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Scout Restoration


Thankfully I have a very supportive wife, who also rides bikes, so when my hobby researching the Wall of Death and collecting the signatures of UK Riders on a petrol tank of a Triumph Bobber suddenly took a dramatic turn. She was not surprised when I was, at quite short notice, the owner of an Indian Scout. Foolishly I said the first thing it was going to need to get it running was a throttle cable, that turned out to be one of the last things.
Although it looked like it was a Bally Bike from a Wall of Death with its treadless tyres ( both buckled), badly welded handlebars and nearly every bearing requiring replacement, there was going to be a task ahead.

Like learning a new language. I was immersed in the restoration of this piece of history and every day learnt something new. Who would have thought 85 years on you could find a couple 6-32x1/4 bolts for the throtttle butterfly in, of all places, a modern computer hard drive. My carb was actually from a 1919 Excelsior but luckily I eventually found the right one for my model in deepest Finland and an air inlet cover on a dusty shelf in California. My clutch had 8 plates instead of 12 and two of those were made of plastic and were held in place by a roofing bolt. I decided the best thing to do with my handlebars was chop them up and start again, which I did and the result was so good I chromed them. The wheels were straightened and new spokes fitted but this was not to be a full restoration as I was going to try and keep the bike looking old and lived in. Where this proved hardest was with the petrol tank. It had to be split into its component parts then bead blasted inside and re-soldered. Managed to save some paint on the side panels though and lacquered the tank after the clean bits went rusty on the outside while internally I used Frosts Tank Sealant to prevent corrosion.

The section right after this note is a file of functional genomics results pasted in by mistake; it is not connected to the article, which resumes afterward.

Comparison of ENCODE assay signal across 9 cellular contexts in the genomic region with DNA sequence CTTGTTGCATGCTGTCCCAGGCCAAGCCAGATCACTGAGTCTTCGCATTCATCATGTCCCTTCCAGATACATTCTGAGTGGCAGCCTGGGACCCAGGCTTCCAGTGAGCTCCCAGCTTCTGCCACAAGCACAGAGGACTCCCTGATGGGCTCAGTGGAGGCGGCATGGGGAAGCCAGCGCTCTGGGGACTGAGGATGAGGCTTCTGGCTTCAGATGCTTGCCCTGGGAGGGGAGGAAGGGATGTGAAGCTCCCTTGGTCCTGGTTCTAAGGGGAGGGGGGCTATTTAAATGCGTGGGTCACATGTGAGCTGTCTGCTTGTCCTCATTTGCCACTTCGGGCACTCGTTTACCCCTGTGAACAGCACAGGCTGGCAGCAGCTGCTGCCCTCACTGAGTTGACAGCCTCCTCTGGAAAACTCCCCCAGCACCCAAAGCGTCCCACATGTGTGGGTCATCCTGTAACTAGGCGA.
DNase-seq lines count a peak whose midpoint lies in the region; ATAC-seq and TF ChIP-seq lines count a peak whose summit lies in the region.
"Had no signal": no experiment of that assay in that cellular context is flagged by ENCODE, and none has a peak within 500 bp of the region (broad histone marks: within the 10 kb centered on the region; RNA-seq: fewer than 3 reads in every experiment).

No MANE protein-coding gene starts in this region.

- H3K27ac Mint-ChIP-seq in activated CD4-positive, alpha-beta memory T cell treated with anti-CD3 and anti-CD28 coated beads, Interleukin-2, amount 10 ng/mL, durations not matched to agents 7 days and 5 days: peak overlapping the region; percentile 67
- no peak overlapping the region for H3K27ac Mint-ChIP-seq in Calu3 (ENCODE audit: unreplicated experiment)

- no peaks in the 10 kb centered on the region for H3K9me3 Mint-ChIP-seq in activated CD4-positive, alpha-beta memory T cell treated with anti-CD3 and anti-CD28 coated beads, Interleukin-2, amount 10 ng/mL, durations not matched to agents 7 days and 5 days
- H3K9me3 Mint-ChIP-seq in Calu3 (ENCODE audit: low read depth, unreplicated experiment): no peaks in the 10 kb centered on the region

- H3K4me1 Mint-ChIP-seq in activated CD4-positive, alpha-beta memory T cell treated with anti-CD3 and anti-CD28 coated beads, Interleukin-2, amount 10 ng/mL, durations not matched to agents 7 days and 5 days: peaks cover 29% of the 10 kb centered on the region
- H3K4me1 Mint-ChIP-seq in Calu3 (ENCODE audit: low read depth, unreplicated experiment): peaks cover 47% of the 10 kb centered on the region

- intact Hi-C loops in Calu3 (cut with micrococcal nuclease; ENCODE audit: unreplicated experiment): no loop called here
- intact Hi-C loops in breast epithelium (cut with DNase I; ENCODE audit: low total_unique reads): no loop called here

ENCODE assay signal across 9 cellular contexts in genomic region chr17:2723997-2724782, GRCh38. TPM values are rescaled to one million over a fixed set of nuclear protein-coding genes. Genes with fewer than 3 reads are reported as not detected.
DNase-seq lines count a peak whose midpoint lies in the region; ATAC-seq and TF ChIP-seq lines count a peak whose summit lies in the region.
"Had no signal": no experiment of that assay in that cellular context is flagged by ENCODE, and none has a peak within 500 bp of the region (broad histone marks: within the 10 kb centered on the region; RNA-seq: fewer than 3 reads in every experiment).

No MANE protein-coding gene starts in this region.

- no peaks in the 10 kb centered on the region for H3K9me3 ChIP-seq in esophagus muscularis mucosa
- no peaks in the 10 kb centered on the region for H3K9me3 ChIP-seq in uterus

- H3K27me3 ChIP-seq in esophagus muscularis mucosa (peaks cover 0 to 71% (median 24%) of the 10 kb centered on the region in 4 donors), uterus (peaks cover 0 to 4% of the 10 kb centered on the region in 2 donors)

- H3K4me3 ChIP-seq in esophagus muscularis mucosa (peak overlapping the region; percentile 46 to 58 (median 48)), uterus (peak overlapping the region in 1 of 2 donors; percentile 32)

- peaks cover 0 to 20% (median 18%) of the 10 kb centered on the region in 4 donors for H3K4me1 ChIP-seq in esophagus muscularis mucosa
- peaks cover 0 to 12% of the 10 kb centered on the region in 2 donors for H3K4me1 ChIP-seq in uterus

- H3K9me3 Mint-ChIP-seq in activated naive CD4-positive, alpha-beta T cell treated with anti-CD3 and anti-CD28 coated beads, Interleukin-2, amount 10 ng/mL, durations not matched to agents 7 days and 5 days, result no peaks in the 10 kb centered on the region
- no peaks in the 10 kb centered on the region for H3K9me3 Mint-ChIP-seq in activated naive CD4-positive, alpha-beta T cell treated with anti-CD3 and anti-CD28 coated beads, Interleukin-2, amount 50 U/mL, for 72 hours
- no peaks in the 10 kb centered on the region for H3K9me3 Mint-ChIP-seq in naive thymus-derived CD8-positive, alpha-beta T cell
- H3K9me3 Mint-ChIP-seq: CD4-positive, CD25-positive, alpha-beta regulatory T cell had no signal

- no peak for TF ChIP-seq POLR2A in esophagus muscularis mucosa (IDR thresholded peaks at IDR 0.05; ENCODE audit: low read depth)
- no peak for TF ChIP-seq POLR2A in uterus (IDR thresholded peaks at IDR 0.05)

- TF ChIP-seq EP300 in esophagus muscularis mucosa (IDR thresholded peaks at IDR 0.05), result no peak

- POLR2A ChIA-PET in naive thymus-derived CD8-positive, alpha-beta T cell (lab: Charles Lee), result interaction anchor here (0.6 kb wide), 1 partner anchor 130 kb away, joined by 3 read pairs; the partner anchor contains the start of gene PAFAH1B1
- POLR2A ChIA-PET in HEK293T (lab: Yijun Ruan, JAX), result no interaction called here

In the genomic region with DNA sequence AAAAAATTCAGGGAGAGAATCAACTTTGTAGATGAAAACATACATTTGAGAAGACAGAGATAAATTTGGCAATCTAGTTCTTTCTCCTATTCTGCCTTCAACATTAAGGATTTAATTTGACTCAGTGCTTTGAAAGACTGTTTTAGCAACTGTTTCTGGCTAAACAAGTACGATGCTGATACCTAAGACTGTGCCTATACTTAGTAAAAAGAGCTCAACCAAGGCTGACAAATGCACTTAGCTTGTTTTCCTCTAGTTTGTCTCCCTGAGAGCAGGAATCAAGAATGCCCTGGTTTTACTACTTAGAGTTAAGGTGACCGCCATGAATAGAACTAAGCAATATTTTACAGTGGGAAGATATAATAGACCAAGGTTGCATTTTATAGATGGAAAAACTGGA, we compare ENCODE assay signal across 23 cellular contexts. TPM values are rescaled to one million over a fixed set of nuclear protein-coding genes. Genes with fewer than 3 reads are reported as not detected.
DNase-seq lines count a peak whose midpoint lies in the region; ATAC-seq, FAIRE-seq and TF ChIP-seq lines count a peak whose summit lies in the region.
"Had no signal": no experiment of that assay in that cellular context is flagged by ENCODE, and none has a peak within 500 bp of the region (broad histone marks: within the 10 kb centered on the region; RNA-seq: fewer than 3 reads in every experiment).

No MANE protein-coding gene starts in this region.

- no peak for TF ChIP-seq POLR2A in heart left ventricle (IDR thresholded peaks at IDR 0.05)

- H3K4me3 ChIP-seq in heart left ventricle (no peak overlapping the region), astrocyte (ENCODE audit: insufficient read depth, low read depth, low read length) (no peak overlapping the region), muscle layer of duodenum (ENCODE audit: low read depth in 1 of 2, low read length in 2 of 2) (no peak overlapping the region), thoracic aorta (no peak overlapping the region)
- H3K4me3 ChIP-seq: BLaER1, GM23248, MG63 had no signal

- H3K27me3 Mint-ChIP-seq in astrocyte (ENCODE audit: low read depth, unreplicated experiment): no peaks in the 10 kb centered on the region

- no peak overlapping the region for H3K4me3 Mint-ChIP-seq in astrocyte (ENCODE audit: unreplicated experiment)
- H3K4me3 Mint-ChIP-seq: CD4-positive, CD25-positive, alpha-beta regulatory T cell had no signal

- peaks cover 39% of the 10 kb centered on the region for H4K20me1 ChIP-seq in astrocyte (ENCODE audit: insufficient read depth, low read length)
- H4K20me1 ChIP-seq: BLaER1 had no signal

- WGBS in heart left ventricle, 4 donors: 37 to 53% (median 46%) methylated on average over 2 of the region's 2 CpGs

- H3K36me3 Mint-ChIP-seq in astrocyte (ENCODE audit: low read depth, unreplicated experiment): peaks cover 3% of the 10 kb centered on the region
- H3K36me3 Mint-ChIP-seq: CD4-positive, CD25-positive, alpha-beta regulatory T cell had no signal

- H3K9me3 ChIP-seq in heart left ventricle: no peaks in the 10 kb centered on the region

Indian Scout Head Wall of Death

Indian Scout

Alan Mercer

My seat was a commissioned nod to the Wall of Death and I had it made originally with springs but now rigid as Wall bikes should be and set back a little further than usual due to my height. Tyres are another issue as I have registered the bike for road use so Bridgestone Battlax are fitted front and rear.
Both number plate and horn can be removed in seconds to have it looking like a Wall Bike sat on its rollers when I display my memorabilia at shows.
There is an anomaly in the front forks which have been made slightly on one side which allows a little of the front tyre to be out of line with the rear so perhaps bits of this bike have seen a wall somewhere in Europe. The frame colour suggests Scandinavia but as yet no one has owned up to knowing its history. I have now managed, after only six months work, its first ride up the road, but sadly blew the head gasket a mile and half from home. The vibration dropped off the kickstart as well but I picked it up as I walked the bike home.

Not the best 1st ride you may think but the Indian Scout is a learning cliff especially if you have mainly been a metric biker all your life. Cannot stop smiling though and love every second of my Indian experience. Just waiting for head gaskets in the post and we will be off again.

Alan Mercer  Alan Mercer

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Indian Motocycles - you can't wear them out                                  Indian Motocycles - built to last  
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